“In reality, VUCA has never been more relevant, for the military and for business,” Gen. George W. Casey Jr. (Ret.), said in a Fortune magazine article that addresses parallels between his leadership challenges in Bosnia, Kosovo and Iraq, and the current business environment.

Recognizing the value of VUCA leadership training, organizers of the 2014 Equipment & Moldmakers Leadership Summit in October have scheduled a half-day Executive Workshop designed to apply VUCA principles to plastics manufacturing management. The program, “Leading in a VUCA World,” will be taught by international business experts from the world renowned Thunderbird School of Global Management.

“Regardless of an organization’s size and footprint, the workshop is designed to equip attendees with strategies to overcome the challenges and seize the opportunities presented in a global industry,” said Jackie Dalzell, SPI’s director of industry affairs and staff leader for the Equipment & Moldmakers Council.

Leadership thinkers have been turning to lessons learned from the military to create paradigms for surviving and thriving in a turbulent, “permanent whitewater” world where old styles of managing predictability were falling short, Thunderbird professors Paul Kinsinger and Karen Walch said in an article titled, “Living and Leading in a VUCA World.”

Kinsinger and Walch said research shows that the keys to leading in a VUCA world include possessing the knowledge, mindfulness and ability to:

  1. Create a vision and “make sense of the world.” Sense-making is perhaps more important now than at any time in modern history for many companies, as we are not too many years away from the time when the global economy will actually be truly “global,” encompassing every country and in which competitors will be emanating from everywhere.
  2. Understand one’s own and others’ values and intentions. This speaks to having a core ability to know what you want to be and where you want to go at all times, even while being open to multiple ways to get there.
  3. Seek clarity regarding yourself and seek sustainable relationships and solutions. Leading in turbulence demands the ability to utilize all facets of the human mind. Even the most impressive cognitive minds will fall short in the VUCA world — it will take equal parts cognitive, social, emotional, spiritual, and physical intelligence to prevail.
  4. Practice agility, adaptability and buoyancy. This means the responsive and resilient ability to balance adroitly and right yourself to ride out those turbulent forces that cannot be avoided, and to pivot quickly to seize advantage of those that can be harnessed.
  5. Develop and engage social networks. The ability to recognize that the days of the single “great leader” are gone. In the VUCA world, the best leaders are the ones who harness leadership from everyone.

The Executive Workshop scheduled for the Summit is based on strategies developed by the U.S. Army College at the end of the Cold War to address threats that created a VUCA world.  Attendees will learn fundamental principles of a VUCA “antidote” combined with specific strategies resulting from in-depth research on trends impacting the plastics industry. The SPI 2014 Equipment & Moldmakers Leadership Summit is scheduled Sunday, Oct. 26 through Tuesday, Oct. 28, 2014, at Loew’s Ventana Canyon in Tucson, Ariz.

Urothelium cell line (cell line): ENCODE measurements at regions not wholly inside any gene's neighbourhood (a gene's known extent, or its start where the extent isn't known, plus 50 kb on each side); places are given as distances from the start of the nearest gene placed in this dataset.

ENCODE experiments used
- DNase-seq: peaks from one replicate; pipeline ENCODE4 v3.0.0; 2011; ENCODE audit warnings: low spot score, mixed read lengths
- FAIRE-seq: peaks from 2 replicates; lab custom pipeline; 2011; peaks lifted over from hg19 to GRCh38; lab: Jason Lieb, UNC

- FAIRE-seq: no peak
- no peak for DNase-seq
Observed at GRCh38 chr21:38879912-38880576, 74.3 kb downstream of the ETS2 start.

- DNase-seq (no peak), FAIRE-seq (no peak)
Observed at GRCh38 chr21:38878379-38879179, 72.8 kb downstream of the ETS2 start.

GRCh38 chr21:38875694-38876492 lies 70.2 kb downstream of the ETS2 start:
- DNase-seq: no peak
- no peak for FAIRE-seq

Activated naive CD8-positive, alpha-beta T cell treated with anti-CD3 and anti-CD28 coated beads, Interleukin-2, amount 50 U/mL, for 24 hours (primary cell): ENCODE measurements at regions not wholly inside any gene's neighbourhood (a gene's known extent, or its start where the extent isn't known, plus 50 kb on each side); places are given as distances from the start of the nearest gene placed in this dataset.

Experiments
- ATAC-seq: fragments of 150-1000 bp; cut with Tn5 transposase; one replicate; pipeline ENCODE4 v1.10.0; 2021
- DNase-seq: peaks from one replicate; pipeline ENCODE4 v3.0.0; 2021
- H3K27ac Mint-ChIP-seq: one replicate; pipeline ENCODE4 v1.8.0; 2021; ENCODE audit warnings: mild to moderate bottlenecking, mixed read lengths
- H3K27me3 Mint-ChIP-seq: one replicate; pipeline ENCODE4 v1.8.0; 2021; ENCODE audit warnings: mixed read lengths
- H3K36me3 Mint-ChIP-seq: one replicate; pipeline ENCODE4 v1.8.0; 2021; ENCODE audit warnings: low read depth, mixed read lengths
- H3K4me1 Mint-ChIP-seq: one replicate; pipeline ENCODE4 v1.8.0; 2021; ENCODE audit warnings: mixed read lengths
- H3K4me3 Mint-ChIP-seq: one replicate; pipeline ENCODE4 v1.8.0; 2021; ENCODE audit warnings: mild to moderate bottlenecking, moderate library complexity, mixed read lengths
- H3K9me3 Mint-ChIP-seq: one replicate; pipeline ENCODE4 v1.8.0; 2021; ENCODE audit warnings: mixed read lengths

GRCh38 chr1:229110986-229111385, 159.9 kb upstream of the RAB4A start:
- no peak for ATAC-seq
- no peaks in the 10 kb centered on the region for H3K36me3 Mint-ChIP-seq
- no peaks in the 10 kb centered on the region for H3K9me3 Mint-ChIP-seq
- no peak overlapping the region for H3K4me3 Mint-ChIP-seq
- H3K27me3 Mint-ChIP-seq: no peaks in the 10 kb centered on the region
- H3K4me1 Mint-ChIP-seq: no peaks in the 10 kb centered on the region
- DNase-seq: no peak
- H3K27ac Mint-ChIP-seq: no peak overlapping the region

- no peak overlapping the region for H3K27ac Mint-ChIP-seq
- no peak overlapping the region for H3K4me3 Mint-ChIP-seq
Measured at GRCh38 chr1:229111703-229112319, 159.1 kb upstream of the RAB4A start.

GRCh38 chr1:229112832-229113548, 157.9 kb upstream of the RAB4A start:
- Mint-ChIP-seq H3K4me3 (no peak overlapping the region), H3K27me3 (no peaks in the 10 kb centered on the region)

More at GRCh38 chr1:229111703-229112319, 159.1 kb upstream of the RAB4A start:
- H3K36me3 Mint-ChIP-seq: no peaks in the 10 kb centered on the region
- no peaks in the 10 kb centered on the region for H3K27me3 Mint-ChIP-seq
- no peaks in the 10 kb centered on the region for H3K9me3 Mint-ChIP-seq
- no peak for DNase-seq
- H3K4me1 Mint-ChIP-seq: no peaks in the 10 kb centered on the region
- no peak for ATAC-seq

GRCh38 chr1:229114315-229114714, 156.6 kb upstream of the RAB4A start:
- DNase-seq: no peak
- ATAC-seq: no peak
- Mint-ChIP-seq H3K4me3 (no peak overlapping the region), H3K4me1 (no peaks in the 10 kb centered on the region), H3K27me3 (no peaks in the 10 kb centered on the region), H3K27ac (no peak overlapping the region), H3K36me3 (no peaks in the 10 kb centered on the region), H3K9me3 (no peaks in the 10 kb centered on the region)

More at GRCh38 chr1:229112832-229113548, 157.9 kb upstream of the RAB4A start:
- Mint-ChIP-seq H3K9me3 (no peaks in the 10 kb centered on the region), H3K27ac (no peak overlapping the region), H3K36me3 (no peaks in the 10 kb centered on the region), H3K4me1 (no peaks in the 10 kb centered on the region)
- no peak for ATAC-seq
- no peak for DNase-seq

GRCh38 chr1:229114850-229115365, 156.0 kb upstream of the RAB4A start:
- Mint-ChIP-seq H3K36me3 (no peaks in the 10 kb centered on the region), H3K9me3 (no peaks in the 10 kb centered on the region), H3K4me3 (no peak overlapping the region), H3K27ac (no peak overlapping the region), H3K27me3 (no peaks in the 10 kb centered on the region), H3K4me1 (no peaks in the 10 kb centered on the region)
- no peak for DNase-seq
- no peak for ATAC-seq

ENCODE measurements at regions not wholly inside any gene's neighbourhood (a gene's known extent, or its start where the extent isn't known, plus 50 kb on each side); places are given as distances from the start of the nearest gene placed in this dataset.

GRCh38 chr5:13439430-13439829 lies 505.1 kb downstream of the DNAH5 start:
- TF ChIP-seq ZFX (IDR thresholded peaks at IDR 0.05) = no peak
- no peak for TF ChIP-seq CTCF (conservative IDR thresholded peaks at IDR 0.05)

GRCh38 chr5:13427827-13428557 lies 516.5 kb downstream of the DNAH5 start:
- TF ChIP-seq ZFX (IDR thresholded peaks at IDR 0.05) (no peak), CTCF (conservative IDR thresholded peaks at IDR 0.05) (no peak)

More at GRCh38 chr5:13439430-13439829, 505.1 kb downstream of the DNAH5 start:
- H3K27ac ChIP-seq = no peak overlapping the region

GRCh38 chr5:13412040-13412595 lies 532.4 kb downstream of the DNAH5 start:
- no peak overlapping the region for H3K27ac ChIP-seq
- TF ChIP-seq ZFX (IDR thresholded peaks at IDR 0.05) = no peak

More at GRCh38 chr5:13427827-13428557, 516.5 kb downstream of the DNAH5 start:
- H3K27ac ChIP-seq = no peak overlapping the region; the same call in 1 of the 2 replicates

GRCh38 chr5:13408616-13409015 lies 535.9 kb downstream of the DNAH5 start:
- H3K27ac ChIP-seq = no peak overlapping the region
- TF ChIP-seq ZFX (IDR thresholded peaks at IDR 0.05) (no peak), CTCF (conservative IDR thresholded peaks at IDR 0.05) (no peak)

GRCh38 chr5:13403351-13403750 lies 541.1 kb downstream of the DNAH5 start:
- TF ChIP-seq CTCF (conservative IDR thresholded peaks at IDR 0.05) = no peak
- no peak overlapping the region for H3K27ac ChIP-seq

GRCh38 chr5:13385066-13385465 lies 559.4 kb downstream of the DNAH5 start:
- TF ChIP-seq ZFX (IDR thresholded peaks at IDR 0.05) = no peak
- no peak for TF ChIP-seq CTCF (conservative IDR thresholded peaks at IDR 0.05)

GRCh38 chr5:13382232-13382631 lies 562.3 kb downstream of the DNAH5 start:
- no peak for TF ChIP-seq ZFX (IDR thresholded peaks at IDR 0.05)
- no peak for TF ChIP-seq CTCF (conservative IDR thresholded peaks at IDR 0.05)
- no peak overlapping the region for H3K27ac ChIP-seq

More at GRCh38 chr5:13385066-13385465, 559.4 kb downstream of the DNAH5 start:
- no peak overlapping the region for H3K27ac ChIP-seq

Other highlights of the Summit include a Brand Owner Panel discussing technology needs to support their product innovations, what equipment manufacturers and moldmakers need to know about new and reformulated materials, update on the U.S. manufacturing renaissance and re-shoring initiatives, and much more.  Register today by clicking here, seats are filling up fast!  We look forward to seeing you in Tucson.

 

 

Monday, April 28th, 2014

Chicago City Officials Vote Against American Manufacturing, 30,000 Jobs in Jeopardy

By Lee Califf, Executive Director, American Progressive Bag Alliance

Plastics industry jobs in Illinois suffered a blow on April 24 when the Chicago City Council’s environmental committee unanimously passed a partial plastic bag ban in the city. The measure is scheduled to go before the full city council this week before it is official.

This is a concern of SPI: The Plastics Industry Trade Association, who cites the jobs created from the plastics industry as a major plus for America’s economic recovery. The plastic bag manufacturing and recycling sector in the United States employs 30,800 people in 349 communities across the country. That’s a significant number of people in the total 900,000 employed by the U.S. plastics industry.

The plastics industry impact in Chicago is a snapshot of the entire country. An in-depth data analysis of the plastics industry’s 2012 performance globally and in the U.S. is detailed in the newly released reports titled, “The Definition, Size and Impact of the U.S. Plastics Industry,” and “Global Business Trends, Partners, Hot Products.”

The report contained the following numbers:

  • $41.7 billion – the U.S. plastics industry’s payroll in 2012
  • 1.4 million – the number of jobs attributed to the plastics industry when suppliers are added
  • $456 billion – the total U.S. shipments attributed to the plastics industry when suppliers are added
  • 6.7 of every 1,000 non-farm jobs – in the U.S. are in the plastics industry
  • 15.8 of every 1,000 non-farm jobs – in Michigan are in the plastics industry
  • 15.4 of every 1,000 non-farm jobs – in Indiana are in the plastics industry
  • 13.3 of every 1,000 non-farm jobs – in Ohio are in the plastics industry
  • 1 – California (because it is the largest state) has the most plastics industry employees (74,000)
  • 50 – number of states where plastics industry employees and manufacturing activities are found

SPI’s economic reports are free of charge for members. For non-members, the cost of each report is $395. Both reports may be downloaded at http://www.plasticsindustry.org/store